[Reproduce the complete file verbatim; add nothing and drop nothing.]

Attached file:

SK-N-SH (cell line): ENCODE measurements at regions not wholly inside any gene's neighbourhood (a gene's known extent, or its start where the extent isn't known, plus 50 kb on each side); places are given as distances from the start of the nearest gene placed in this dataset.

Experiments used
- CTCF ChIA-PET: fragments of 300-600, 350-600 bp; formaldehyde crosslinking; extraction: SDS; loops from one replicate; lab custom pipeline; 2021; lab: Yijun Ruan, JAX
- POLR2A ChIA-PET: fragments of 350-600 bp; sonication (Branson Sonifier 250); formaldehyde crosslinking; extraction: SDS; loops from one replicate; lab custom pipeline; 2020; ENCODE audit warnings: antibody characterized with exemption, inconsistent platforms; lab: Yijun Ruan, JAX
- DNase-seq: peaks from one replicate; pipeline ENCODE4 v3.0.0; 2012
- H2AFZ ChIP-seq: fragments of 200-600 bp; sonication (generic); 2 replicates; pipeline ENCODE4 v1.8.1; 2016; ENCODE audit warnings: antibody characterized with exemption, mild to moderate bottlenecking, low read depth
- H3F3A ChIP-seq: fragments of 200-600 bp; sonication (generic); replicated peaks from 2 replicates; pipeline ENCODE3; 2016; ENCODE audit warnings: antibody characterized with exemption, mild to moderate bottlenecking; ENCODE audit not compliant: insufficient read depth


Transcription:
SK-N-SH (cell line): ENCODE measurements at regions not wholly inside any gene's neighbourhood (a gene's known extent, or its start where the extent isn't known, plus 50 kb on each side); places are given as distances from the start of the nearest gene placed in this dataset.

Experiments used
- CTCF ChIA-PET: fragments of 300-600, 350-600 bp; formaldehyde crosslinking; extraction: SDS; loops from one replicate; lab custom pipeline; 2021; lab: Yijun Ruan, JAX
- POLR2A ChIA-PET: fragments of 350-600 bp; sonication (Branson Sonifier 250); formaldehyde crosslinking; extraction: SDS; loops from one replicate; lab custom pipeline; 2020; ENCODE audit warnings: antibody characterized with exemption, inconsistent platforms; lab: Yijun Ruan, JAX
- DNase-seq: peaks from one replicate; pipeline ENCODE4 v3.0.0; 2012
- H2AFZ ChIP-seq: fragments of 200-600 bp; sonication (generic); 2 replicates; pipeline ENCODE4 v1.8.1; 2016; ENCODE audit warnings: antibody characterized with exemption, mild to moderate bottlenecking, low read depth
- H3F3A ChIP-seq: fragments of 200-600 bp; sonication (generic); replicated peaks from 2 replicates; pipeline ENCODE3; 2016; ENCODE audit warnings: antibody characterized with exemption, mild to moderate bottlenecking; ENCODE audit not compliant: insufficient read depth